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Acupuncture and Traditional Chinese Medicine for Thyroid Health

by Jillian L. Capodice, LAc

The thyroid’s fitting name comes from the Greek thyreos and eidos (shield and form respectively). The thyroid is a highly vascular organ that coordinates the metabolism of almost all cells in the body based on the uptake of iodine, combination with tyrosine, and subsequent conversion to T3 and T4 hormones. The role of T3 and T4 are then control many metabolic reactions.  Moreover, the thyroid axis is a wonderful example of a classic endocrine system feedback loop.  In short, its hypothalamic-pituitary-organ signaling occurs due to cross-talk between the thyroid hormones T3 and T4, feedback of thyrotropin-releasing hormone (TRH), and pituitary production of thyroid-stimulating hormone (TSH). 1 

Consequently the biomedical disorders of the thyroid range from disruptions in its hypothalamic-pituitary-organ axis (e.g.: hypothyroidism, thyrotoxicosis (e.g.: hormone excess most frequently caused by Graves’ disease, hyperthyroidism and adenomas), morphologic dysfunction of the thyroid (e.g: benign disease, thyroid cancer, goiter, nodular dysfunction), and sick euthyroid syndrome (caused by almost any type of acute severe illness in the absence of underlying thyroid disease). 1

Thyroid Health

 

 

 

 

 

 

 

 

 



What is the role/realtionship of the thyroid in Traditional Oriental and Chinese Medicine?

Of the literature I surveyed there is very little discussion of the thyroid organ in classic textbooks of Chinese Medicine and it is likely that the thyroid organ may not have been classically named or discussed with regard to specific zang-fu pathophysiology.  However constellations of symptoms and signs that closely correlate to those of the present hypothyroid and hyperthyroid  are listed in table 1.  However as practitioners of traditonal Oriental Medicine (TOM) and acupuncture know, diagnosis is based on TCM/OM tenets of diagnosis.  This is reflected in current text books were hypo- and hyper-thyroidism are often listed as potential biomedical differentials when describing the treatment of shared common symptoms such as fatigue or tiredness (xu lao). 2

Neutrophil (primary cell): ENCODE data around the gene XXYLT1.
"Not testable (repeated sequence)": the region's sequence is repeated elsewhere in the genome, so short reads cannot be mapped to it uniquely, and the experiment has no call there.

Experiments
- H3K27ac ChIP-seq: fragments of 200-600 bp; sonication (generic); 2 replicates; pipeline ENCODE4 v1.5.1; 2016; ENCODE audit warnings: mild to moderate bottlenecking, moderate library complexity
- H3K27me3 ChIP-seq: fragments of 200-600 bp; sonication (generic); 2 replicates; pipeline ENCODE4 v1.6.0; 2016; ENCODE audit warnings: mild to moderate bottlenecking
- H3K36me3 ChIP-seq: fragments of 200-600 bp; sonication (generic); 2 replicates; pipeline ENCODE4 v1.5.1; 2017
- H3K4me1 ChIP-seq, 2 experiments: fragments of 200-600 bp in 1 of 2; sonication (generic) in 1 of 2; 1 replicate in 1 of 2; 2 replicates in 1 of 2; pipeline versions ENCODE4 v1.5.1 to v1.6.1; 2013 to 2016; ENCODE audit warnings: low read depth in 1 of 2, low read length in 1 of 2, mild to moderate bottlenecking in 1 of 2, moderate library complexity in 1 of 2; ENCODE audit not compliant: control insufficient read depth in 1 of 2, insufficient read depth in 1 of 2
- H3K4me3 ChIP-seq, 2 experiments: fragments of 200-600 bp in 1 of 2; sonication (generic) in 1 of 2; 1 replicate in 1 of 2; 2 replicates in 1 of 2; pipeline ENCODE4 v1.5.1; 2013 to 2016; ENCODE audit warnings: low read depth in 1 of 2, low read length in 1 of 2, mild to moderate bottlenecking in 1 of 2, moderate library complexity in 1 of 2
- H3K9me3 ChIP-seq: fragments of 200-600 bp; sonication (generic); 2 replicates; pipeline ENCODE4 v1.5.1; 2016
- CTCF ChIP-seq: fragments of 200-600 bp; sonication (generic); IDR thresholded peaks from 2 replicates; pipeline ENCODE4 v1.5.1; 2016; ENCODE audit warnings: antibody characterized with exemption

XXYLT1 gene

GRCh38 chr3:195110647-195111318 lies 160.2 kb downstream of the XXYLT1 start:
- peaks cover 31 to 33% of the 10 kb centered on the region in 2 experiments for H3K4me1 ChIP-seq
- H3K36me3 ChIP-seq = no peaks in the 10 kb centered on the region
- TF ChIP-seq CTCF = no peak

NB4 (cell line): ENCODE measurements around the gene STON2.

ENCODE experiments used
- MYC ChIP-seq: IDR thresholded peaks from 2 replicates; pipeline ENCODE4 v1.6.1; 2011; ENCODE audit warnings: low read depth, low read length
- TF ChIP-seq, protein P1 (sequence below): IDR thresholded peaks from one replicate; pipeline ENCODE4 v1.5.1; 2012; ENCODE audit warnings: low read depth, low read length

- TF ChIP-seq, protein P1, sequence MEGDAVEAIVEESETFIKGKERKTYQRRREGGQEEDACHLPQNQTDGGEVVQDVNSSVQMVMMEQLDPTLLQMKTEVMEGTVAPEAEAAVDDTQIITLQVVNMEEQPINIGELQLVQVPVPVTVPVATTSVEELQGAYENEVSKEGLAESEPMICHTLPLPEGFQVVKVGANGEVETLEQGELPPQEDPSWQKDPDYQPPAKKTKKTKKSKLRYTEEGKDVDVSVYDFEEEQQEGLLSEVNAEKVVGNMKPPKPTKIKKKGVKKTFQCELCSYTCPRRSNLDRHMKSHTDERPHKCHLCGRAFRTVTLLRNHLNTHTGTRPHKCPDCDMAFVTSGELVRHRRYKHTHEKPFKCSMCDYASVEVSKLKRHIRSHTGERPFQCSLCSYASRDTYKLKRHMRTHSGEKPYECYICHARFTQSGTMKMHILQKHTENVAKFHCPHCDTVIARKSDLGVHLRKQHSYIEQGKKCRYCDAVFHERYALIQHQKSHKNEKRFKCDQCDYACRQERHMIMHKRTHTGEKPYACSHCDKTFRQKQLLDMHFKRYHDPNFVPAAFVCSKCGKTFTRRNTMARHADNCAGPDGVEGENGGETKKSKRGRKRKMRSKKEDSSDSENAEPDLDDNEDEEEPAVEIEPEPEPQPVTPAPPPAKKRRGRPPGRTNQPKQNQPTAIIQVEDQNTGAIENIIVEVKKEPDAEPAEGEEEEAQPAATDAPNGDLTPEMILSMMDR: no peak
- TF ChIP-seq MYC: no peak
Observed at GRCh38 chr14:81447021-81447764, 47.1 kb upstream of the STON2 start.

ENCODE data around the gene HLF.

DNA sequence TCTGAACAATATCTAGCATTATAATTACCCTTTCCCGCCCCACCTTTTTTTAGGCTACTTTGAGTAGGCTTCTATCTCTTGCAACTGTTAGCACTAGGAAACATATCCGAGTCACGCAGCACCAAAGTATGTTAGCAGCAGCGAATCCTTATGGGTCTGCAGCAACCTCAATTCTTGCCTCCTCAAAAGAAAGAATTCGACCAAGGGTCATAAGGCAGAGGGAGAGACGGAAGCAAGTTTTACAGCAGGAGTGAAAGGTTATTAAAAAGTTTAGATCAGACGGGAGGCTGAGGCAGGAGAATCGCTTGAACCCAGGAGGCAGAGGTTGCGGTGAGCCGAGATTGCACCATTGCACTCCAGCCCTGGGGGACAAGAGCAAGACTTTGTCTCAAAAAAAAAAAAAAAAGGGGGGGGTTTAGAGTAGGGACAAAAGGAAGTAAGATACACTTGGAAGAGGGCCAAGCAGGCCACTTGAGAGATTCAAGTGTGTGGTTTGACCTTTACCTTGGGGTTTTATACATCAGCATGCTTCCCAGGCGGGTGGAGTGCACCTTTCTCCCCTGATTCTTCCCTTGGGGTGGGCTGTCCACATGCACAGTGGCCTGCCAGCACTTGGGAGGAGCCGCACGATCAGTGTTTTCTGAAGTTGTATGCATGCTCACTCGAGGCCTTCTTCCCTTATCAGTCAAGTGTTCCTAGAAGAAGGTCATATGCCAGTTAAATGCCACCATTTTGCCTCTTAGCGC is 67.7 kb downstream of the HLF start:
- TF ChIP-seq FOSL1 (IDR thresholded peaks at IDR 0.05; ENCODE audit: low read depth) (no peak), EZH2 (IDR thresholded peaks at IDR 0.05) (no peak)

Table 1

Biomedical diagnosis                                              TCM

Dx: Hyperthyroid

 Etiology (not all inclusive): Grave’s disease, toxic multinodular goiter, thyroid carcinoma, toxic adenoma, iodine excess

 Common symptoms:

  1. irritability and hyperactividy
  2. intolerance to heat
  3. excessive sweating
  4. palpitations
  5. increased appetite and weight loss
  6. diarrhea
  7. fatigue

Common signs:

  1. tachycardia
  2. goiter
  3. warm and clammy skin
  4. muscle weakness and tremor
  5. ophthalmopathy

Common labs:

  1. TSH
  2. T4 and T3

Some common dx related to hyperthyroid disease:

  1. qi stagnation
  2. phelgm accumulation with heat
  3. yin defeceincey
  4. various combination pathologies

Common symptoms:

  1. irritability and hyperactividy
  2. intolerance to heat
  3. excessive sweating
  4. palpitations
  5. increased appetite and weight loss
  6. diarrhea
  7. fatigue

Common signs:

  1. goiter
  2. warm and clammy skin
  3. rapid or loud speech
  4. scattered shen
  5. muscle tightness or weakness on palpation
  6. Common tongues:  puffy, red, peeled, swollen, dusky
  7. Common pulses:  rapid, floating, thready, weak,  hollow

 

Dx: Hypothyroid

Etiology (not all inclusive): iodine defeciency, congenital abnormalitites, autoimmune hypothyroidsm (c/ or s/goiter)

  Common symptoms:

 - fatigue, weakness

 - dry skin

 - cold feeling or extremeties

 - poor appetite despite weight gain

 - hair loss

 - difficulty breathing

 - constipation

 - mennorhagia or amenorrhea

Common signs:

  1. dry and coarse skin
  2. cool peripheral extremities
  3. edema or puffy skin
  4. alopecia
  5. bradycardia

Common labs:

  1. TSH
  2. T4
  3. thyroid peroxidase antibodies

Some common dx related to hypothyroid disease:

  1. qi stagnation
  2. phelgm accumulation with cold
  3. yang defeceincey
  4. various combination pathologies

Common symptoms:

 -  fatigue, weakness

 -  dry skin

 -  cold feeling or extremeties

 -  poor appetite despite weight gain

 -  hair loss

 -  difficulty breathing

 -  constipation

 -  mennorhagia or amenorrhea

Common signs:

  1. dry, coarse, pale skin
  2. cool skin on palpation
  3. edema or puffiness
  4. alopecia
  5. lethargic shen
  6. Common tongues:  puffy, pale, scalloped, swollen, often dusky
  7. Common pulses:  slow, deep, weak chi and or cun, floating, thready

While clinical case reports and clincial experience enable me to recommend TCM and acupuncture as part of a  succesful integrative treatment plan or stand-alone treatment (mild and/or refractory symptoms) for many symptoms and particularly those experienced in hypothyrodism, only a fraction of research exists in the literature that examine acupuncture or related TOM modaltities (such as herbal medicine or qi gong) for hypo- or hyper-thyroidsim.  There were no studies found on testing the potential effect of acupuncture for thyroid symptoms but interestingly, there were a number of studies and case reports about acupucnture analgesia use during thyroid procedures and/or thyroidectomies.